A number of apps have again appeared in the Google Play Store that contain the persistent Joker malware. This malware is specifically aimed at Android users and can copy text messages, contacts and device information, among other things. Here you can read how the malware works and which apps are involved.
But that’s certainly not all. The most annoying feature of this malware is that users can automatically and without their knowledge be signed up for paid, very expensive Wireless Application Protocol (WAP) services, according to cybersecurity company Zscaler. The various apps with this malware have entered the Google Play Store by deviously bypassing the verification process.
The next time you receive the bill from your telecom provider in the mailbox, you will be scared of an accident: the service costs for these subscriptions are charged directly and it is an unpleasant surprise if you suddenly have to dig deep into your pockets for a subscription that you Never wanted to at all.
Outdated technology, but not completely gone
However, it is good to provide a little bit of context and explanation. The WAP technology is now quite outdated. What you should think of in principle are subscription services that were brought to the attention of television in an aggressive manner, especially around the beginning of this millennium.
Think of advertising subscription services to receive horoscopes, backgrounds or ring tones. The starting point is’ Sms HOROSCOPE ON to NUMBER‘, but because the fine print was deliberately skilfully hidden away, before you know it you were stuck with a very expensive subscription that you only got off with a lot of effort. Many a parent would have sighed at the kitchen table at the time after their son or daughter accidentally took out such a subscription, and some telecom cowboys have become sleeping rich with it.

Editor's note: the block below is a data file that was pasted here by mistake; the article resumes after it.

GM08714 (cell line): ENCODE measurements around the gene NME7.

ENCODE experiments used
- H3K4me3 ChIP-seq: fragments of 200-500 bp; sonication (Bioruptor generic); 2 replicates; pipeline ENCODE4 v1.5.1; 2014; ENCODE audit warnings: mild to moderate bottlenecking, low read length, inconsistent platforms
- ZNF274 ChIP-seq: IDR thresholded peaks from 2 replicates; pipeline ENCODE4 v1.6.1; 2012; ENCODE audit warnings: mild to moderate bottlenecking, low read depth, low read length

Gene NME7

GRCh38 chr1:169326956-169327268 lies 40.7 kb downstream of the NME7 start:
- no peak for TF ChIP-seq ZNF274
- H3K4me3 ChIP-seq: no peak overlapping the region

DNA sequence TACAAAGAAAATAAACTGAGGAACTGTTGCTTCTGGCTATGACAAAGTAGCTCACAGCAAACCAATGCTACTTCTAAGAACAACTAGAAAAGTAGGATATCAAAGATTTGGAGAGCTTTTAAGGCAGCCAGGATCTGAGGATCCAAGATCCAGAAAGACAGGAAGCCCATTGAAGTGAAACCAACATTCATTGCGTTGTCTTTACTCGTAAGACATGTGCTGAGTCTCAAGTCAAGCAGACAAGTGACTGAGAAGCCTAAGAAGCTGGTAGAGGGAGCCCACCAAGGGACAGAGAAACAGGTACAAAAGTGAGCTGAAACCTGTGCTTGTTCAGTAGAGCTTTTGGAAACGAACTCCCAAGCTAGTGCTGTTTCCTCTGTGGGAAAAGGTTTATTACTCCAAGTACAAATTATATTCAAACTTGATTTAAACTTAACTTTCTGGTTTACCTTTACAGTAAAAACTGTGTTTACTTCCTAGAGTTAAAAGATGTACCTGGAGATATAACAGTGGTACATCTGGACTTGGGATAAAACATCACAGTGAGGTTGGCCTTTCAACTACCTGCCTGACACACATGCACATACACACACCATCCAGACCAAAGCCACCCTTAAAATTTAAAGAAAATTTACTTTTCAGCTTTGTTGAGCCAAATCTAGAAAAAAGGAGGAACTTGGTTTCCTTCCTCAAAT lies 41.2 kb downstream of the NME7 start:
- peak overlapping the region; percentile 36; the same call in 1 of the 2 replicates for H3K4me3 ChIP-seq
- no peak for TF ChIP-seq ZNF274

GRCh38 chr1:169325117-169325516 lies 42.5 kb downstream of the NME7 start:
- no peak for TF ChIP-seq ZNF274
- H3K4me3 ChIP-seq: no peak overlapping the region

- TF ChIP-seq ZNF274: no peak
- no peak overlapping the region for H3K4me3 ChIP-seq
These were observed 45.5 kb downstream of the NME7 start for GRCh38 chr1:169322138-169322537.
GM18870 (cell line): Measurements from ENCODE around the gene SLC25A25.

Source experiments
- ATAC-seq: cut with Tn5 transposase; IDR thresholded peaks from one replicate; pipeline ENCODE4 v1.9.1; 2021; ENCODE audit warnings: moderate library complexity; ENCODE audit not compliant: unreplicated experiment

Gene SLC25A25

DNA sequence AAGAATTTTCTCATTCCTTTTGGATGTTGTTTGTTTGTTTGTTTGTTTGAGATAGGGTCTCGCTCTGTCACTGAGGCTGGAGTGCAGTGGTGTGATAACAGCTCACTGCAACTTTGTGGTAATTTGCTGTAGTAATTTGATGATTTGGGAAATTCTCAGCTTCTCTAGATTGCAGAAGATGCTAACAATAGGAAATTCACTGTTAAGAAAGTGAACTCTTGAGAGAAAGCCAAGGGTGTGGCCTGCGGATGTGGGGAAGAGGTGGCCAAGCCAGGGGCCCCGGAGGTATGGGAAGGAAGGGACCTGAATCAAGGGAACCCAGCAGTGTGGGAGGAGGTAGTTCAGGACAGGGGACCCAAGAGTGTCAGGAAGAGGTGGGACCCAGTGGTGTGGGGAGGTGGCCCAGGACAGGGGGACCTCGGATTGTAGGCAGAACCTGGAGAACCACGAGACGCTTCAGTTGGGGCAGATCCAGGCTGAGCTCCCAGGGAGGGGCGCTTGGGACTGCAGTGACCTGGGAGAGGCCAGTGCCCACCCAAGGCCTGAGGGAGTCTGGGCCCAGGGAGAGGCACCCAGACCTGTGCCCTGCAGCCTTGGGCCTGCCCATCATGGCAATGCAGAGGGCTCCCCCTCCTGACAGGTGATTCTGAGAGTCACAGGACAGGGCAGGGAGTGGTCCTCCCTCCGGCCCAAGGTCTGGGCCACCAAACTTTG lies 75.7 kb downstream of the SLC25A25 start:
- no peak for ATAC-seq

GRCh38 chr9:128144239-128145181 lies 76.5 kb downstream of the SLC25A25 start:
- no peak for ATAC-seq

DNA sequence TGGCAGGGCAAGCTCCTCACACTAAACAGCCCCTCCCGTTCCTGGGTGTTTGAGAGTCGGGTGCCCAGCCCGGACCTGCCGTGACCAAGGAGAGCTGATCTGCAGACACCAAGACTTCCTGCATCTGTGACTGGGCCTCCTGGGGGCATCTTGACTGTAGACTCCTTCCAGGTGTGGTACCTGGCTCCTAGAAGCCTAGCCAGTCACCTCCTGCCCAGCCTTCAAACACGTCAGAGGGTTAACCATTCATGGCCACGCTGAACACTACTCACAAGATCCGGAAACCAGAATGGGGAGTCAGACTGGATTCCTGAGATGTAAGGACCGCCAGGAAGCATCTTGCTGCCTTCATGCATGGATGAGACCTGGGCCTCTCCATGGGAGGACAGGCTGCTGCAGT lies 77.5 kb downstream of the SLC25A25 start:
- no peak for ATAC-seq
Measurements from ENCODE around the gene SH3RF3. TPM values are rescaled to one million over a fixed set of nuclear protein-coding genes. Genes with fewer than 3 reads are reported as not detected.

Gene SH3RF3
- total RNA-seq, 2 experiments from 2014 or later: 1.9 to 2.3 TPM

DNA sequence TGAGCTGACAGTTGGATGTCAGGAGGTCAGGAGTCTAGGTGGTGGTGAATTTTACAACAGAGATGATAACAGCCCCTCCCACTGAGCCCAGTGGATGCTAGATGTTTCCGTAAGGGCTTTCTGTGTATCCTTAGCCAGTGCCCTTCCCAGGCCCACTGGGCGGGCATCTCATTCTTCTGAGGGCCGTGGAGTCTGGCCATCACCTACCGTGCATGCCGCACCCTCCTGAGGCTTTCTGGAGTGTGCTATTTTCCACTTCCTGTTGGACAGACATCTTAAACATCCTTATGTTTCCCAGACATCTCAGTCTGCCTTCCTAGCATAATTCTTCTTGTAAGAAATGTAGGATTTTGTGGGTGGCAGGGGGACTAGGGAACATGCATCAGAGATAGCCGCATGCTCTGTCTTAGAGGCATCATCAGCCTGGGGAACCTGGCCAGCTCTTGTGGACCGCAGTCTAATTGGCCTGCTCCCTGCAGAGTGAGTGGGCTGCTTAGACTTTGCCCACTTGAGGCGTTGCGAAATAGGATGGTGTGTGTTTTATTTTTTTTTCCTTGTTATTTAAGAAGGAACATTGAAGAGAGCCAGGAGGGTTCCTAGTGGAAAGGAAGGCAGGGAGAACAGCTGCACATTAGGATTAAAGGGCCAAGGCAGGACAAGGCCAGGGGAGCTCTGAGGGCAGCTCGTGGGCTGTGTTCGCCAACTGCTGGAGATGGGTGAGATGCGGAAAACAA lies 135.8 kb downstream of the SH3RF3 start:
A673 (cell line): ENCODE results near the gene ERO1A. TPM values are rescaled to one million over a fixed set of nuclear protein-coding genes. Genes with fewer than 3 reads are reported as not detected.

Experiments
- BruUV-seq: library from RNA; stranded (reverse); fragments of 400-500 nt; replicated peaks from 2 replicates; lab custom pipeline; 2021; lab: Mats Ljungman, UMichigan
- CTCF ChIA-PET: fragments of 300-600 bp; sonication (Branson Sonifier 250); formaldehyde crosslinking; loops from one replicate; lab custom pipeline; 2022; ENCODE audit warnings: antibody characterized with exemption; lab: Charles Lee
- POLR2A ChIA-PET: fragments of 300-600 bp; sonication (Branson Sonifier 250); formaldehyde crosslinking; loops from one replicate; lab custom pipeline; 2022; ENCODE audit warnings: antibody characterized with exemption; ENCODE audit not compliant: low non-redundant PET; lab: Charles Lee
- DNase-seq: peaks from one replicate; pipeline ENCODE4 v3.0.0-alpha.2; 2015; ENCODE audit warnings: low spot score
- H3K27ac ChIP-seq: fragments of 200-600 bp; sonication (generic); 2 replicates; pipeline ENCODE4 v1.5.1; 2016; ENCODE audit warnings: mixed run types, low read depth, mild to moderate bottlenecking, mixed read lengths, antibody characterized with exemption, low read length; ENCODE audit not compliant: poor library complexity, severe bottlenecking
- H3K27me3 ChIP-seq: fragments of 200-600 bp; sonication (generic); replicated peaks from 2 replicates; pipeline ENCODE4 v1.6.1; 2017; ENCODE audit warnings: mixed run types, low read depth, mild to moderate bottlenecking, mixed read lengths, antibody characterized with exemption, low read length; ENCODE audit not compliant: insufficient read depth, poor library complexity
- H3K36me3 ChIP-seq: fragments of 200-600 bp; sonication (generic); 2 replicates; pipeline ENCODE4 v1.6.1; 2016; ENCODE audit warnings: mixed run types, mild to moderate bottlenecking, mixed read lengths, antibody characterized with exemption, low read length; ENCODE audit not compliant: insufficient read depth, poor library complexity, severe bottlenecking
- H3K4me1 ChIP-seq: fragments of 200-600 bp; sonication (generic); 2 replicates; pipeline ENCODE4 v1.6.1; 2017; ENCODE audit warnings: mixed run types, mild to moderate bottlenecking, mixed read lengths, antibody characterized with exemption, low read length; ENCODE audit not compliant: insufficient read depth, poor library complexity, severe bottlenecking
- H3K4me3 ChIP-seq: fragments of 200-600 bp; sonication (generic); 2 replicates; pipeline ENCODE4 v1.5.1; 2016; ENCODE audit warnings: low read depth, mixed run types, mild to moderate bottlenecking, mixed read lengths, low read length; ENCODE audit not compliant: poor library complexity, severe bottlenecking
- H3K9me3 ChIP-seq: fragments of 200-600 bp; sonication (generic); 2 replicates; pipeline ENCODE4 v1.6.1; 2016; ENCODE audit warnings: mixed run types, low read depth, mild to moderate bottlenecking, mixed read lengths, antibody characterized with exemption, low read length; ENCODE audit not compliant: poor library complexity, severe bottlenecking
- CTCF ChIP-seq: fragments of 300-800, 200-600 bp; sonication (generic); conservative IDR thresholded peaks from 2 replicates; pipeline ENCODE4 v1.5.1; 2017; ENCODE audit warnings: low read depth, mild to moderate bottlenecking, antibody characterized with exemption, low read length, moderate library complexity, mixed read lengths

In the current construction it works more or less in the same way: the apps in which the malware is hidden, manage to gain access to certain rogue websites unnoticed in order to purchase expensive subscription services in your name. You usually only realize that when the bill falls on the proverbial mat, and then of course it is already too late.
Which apps are these exactly?
According to PCMag, it concerns the following seventeen apps:
- All Good PDF Scanner
- Blue Scanner
- Care Message
- Desire Translate
- Direct Messenger
- Hummingbird PDF Converter – Photo to PDF
- Meticulous Scanner
- Mint Leaf Message-Your Private Message
- One Sentence Translator – Multifunctional Translator
- Paper Doc Scanner
- Part Message
- Private SMS
- Photo Collage Style
- Talent Photo Editor – Blur focus
- Tangram App Lock
- Unique Keyboard – Fancy Fonts & Free Emoticons
- All Good PDF Scanner*
The latter is in it twice, and that is because researchers are currently assuming that two variants of this app have been in the Play Store. Google has since removed these apps from the Play Store, but what Google obviously cannot do is remove these apps remotely from each individual device. You really have to do that yourself. It goes like this:
- Open the Play Store;
- Tap the icon with the three bars in the top left;
- Choose the option My apps and games in the menu that appears on your screen;
- Choose the option Installed from the list of apps that appears on your screen;
- Tap the app you wish to remove;
- Choose the option remove and then choose OK
Bron: PCMag / Zscaler
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